The Buccaneers fired head coach Jon Gruden (above) and GM Bruce Allen today, a move that not only renders the visor-donning workaholic available for the Jets vacancy, but also provides one journalist with the earliest opportunity to hint that Tony Dungy’s retirement might be amongst the shortest in history. From the St. Petersburg Times‘ Rick Stroud.
Tampa Bay was the first team in 15 years to start 9-3 and fail to reach the playoffs, losing their last four games in a row. That historical collapse also included blowing a 10-point fourth quarter lead to the 4-11 Oakland Raiders in the regular-season finale at Raymond James Stadium.
“We were extremely frustrated,” co-chairman Joel Glazer said. “The losses are as hard today as they were 14 years ago and the way the season ended obviously was terribly disappointing. But, you know, it’s not just one thing. It’s four losses ast the end of the season. It’s look at our franchise and see where we are and where we want to go.”
One possibility is promoting Mark Dominik, the Bucs’ pro personnel director, to the GM position with defensive coordinator Raheem Morris as head coach. Recently fired Broncos head coach Mike Shanahan would also seem to be a strong possibility.
The list of coaching candidates available include Shanahan, former Steelers coach Bill Cowher, former Seahawks coach Mike Holmgren and Dungy, who retired Monday from the Indianapolis Colts to return to his family in Tampa.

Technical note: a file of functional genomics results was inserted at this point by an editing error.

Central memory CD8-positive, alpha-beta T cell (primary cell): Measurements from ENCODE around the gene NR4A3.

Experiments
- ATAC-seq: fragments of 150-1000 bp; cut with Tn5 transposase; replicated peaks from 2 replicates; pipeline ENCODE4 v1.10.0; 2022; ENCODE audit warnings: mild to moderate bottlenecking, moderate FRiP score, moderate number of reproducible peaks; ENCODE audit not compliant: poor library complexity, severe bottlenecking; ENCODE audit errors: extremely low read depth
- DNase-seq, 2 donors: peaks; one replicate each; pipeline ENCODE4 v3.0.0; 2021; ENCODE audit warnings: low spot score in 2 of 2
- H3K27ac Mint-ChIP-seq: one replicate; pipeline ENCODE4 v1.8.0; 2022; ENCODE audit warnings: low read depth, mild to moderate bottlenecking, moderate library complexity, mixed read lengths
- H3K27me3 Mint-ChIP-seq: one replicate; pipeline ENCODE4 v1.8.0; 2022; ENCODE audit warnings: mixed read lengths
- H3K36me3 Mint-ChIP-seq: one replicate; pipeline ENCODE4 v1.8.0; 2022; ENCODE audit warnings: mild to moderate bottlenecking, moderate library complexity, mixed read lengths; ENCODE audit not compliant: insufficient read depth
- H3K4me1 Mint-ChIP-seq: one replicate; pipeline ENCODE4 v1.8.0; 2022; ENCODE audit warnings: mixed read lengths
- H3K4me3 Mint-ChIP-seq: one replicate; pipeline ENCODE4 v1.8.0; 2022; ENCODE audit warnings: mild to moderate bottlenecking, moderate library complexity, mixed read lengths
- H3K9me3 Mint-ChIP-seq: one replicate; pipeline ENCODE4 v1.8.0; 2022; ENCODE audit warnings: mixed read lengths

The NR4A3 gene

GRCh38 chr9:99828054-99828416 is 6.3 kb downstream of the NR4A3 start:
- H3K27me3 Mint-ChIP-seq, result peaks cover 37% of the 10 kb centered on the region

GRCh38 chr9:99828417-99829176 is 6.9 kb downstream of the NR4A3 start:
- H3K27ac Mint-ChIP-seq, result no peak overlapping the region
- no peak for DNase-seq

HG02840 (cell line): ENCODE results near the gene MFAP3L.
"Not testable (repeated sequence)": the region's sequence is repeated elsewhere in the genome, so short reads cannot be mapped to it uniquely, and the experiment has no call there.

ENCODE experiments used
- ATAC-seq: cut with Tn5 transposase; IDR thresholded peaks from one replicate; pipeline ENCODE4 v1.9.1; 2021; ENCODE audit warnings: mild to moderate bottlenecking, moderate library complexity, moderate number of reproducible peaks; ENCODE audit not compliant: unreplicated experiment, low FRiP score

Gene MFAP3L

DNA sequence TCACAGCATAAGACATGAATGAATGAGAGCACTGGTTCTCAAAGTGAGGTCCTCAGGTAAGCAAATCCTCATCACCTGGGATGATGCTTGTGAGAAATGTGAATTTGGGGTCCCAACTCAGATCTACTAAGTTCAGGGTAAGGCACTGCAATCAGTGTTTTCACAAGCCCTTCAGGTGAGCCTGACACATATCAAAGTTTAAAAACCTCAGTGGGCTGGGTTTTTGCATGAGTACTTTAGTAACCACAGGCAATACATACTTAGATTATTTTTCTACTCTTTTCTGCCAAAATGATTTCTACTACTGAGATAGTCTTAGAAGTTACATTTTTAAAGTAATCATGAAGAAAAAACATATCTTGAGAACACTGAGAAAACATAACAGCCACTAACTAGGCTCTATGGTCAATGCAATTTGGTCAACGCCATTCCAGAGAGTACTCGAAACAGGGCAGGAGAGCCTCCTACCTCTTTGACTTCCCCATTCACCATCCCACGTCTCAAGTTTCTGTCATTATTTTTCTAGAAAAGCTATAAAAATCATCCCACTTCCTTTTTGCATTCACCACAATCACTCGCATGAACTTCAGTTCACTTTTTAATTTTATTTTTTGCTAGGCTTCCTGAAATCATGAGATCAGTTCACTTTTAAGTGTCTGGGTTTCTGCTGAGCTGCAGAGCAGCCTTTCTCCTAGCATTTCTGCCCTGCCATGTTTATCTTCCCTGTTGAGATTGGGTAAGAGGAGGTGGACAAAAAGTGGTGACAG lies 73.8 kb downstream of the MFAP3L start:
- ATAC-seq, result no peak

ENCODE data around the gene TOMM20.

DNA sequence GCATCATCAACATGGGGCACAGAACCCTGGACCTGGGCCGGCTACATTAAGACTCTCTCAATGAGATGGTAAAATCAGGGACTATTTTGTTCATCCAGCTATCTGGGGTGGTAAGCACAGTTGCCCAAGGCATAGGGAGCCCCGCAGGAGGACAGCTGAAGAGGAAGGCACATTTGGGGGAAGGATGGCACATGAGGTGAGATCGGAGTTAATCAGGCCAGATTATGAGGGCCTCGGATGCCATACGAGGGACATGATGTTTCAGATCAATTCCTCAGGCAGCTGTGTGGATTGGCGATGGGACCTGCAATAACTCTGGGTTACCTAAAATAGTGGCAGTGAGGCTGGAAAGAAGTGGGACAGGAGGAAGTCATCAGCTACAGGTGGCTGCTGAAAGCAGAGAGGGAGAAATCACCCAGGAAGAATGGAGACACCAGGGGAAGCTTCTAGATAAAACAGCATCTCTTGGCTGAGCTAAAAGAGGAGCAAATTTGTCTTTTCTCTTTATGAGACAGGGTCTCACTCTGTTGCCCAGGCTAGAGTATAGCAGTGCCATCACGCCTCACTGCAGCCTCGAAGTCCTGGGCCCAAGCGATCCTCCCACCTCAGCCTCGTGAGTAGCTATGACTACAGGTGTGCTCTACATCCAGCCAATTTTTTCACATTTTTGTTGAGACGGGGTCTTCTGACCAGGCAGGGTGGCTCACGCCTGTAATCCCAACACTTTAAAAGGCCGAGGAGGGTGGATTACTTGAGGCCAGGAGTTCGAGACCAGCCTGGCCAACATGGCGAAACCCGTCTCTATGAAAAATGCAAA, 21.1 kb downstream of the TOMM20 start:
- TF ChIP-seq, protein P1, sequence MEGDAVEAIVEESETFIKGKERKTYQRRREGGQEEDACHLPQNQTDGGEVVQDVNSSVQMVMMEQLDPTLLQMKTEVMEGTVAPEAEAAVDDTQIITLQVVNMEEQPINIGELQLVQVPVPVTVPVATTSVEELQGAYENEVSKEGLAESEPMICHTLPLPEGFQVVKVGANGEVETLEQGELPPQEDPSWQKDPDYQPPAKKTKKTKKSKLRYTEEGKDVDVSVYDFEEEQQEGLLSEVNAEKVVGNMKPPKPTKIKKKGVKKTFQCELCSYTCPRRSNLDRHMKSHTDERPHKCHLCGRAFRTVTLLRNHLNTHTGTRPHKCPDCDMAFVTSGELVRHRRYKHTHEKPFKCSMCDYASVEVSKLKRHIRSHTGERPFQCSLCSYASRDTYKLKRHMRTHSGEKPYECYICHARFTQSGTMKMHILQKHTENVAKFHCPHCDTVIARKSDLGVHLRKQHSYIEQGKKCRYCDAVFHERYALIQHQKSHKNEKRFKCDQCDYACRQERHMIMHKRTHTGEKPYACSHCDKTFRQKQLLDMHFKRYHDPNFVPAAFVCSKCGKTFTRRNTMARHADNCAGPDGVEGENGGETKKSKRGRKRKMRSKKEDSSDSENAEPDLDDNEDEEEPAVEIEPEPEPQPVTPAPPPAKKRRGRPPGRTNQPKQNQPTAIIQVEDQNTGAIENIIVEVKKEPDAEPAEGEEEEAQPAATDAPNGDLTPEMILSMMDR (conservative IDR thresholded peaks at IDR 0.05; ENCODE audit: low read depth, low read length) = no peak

The Bucs also have Morris, 32, their recently-named defensive coordinator who was a candidate for the Denver Broncos head coaching job. If the Glazer family believes Morris is going to eventually be a successful head coach — following in the footprints of Steelers coach Mike Tomlin — he would be the speculative favorite.
Players were understandably stunned by the timing of the news of Gruden’s dismissal Friday, but not entirely surprised.
“How do you build a championship team with all the inconsistency?’ receiver Mike Clayton said.
“You have to do it the right way. I’ve always been a person who feels like you reap what you sow. You have to treat people fairly.’
When asked what he wished Gruden would’ve done differently, Clayton said, “It’s about showing more confidence in your players. He was kind of a turncoat. He’d tell you one thing and then do something else.”